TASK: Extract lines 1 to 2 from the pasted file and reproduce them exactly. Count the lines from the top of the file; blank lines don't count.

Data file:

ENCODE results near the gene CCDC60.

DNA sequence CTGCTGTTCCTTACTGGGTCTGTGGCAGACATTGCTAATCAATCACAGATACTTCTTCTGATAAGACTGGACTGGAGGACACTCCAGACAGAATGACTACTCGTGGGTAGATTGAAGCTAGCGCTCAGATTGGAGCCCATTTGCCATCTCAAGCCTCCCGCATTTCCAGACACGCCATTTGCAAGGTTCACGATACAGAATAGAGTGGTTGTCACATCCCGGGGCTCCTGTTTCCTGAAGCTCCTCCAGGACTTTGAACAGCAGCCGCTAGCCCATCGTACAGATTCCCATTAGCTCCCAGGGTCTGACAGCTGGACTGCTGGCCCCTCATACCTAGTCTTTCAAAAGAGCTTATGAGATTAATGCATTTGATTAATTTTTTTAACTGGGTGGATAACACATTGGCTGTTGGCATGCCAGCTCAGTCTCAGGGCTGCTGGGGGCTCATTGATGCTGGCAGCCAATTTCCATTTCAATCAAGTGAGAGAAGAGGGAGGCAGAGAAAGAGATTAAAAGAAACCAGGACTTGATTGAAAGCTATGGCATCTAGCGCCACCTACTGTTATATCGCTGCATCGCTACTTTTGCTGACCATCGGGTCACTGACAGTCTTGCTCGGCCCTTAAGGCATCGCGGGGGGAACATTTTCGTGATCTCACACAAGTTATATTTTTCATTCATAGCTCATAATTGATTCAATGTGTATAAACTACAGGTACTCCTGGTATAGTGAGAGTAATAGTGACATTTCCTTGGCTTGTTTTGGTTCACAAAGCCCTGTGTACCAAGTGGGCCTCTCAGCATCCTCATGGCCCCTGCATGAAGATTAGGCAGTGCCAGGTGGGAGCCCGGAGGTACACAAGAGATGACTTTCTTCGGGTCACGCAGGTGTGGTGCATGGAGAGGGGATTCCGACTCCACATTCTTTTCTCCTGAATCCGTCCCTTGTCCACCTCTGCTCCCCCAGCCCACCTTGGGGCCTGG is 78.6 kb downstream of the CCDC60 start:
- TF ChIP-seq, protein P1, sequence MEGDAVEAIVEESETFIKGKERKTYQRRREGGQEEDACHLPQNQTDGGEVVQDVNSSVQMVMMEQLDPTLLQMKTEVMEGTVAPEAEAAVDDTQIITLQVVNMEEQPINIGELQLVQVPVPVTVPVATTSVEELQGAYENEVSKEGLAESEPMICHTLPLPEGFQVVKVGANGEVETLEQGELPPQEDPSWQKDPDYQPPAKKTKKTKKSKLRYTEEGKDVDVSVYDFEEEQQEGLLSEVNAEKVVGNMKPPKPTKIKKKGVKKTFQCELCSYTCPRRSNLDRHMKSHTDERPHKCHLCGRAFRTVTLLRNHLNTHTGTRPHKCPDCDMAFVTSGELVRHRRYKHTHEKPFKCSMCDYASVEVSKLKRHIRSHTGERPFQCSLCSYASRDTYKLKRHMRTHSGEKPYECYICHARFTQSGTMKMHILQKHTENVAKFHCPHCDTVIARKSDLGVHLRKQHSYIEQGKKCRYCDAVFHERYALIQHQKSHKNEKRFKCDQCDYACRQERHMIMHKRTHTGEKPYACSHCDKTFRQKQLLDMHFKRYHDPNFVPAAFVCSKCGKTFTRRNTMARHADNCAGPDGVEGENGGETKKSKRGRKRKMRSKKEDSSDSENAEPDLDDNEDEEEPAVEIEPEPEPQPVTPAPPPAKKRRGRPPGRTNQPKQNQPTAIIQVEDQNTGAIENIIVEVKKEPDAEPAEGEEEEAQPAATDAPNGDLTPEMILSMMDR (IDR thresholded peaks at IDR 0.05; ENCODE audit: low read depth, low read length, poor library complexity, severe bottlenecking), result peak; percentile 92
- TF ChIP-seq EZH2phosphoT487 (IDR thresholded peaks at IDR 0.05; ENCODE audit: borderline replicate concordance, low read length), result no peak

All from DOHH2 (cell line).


ENCODE results near the gene CCDC60.

DNA sequence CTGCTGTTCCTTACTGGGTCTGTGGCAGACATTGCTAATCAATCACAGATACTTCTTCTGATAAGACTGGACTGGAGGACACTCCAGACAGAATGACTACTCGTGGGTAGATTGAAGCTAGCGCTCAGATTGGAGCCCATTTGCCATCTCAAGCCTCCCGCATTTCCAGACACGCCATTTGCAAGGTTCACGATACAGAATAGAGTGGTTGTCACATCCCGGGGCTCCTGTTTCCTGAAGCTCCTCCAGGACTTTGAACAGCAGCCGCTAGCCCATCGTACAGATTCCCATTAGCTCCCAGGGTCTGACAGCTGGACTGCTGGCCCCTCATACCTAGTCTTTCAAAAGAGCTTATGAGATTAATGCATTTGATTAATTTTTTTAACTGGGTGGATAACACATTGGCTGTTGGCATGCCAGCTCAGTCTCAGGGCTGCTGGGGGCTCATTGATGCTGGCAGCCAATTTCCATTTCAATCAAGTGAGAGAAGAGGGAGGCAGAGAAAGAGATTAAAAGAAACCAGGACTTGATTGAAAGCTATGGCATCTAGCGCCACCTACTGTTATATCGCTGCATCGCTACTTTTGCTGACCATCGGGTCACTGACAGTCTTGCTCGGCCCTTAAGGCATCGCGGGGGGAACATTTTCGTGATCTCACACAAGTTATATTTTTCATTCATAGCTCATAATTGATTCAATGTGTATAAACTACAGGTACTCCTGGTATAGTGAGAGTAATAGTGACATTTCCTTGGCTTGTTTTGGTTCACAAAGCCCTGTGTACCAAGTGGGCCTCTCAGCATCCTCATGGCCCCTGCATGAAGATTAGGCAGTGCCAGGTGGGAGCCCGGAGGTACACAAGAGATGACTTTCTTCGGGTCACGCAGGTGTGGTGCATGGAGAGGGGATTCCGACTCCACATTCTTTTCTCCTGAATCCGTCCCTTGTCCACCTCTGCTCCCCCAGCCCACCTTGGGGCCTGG is 78.6 kb downstream of the CCDC60 start: